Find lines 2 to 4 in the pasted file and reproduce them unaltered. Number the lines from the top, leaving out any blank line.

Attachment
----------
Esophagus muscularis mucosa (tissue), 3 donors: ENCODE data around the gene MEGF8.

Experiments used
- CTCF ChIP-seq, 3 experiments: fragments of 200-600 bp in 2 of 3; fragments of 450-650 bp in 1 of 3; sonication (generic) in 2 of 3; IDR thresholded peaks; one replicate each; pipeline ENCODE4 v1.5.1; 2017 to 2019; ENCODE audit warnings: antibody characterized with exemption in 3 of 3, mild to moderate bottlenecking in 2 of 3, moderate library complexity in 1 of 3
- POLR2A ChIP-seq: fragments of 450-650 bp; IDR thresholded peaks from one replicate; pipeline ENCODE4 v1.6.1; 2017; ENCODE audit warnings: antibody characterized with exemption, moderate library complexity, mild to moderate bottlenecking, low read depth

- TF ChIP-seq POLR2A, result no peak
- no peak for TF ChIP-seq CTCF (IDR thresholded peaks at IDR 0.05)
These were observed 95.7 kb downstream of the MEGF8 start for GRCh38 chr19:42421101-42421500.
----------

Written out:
Experiments used
- CTCF ChIP-seq, 3 experiments: fragments of 200-600 bp in 2 of 3; fragments of 450-650 bp in 1 of 3; sonication (generic) in 2 of 3; IDR thresholded peaks; one replicate each; pipeline ENCODE4 v1.5.1; 2017 to 2019; ENCODE audit warnings: antibody characterized with exemption in 3 of 3, mild to moderate bottlenecking in 2 of 3, moderate library complexity in 1 of 3
- POLR2A ChIP-seq: fragments of 450-650 bp; IDR thresholded peaks from one replicate; pipeline ENCODE4 v1.6.1; 2017; ENCODE audit warnings: antibody characterized with exemption, moderate library complexity, mild to moderate bottlenecking, low read depth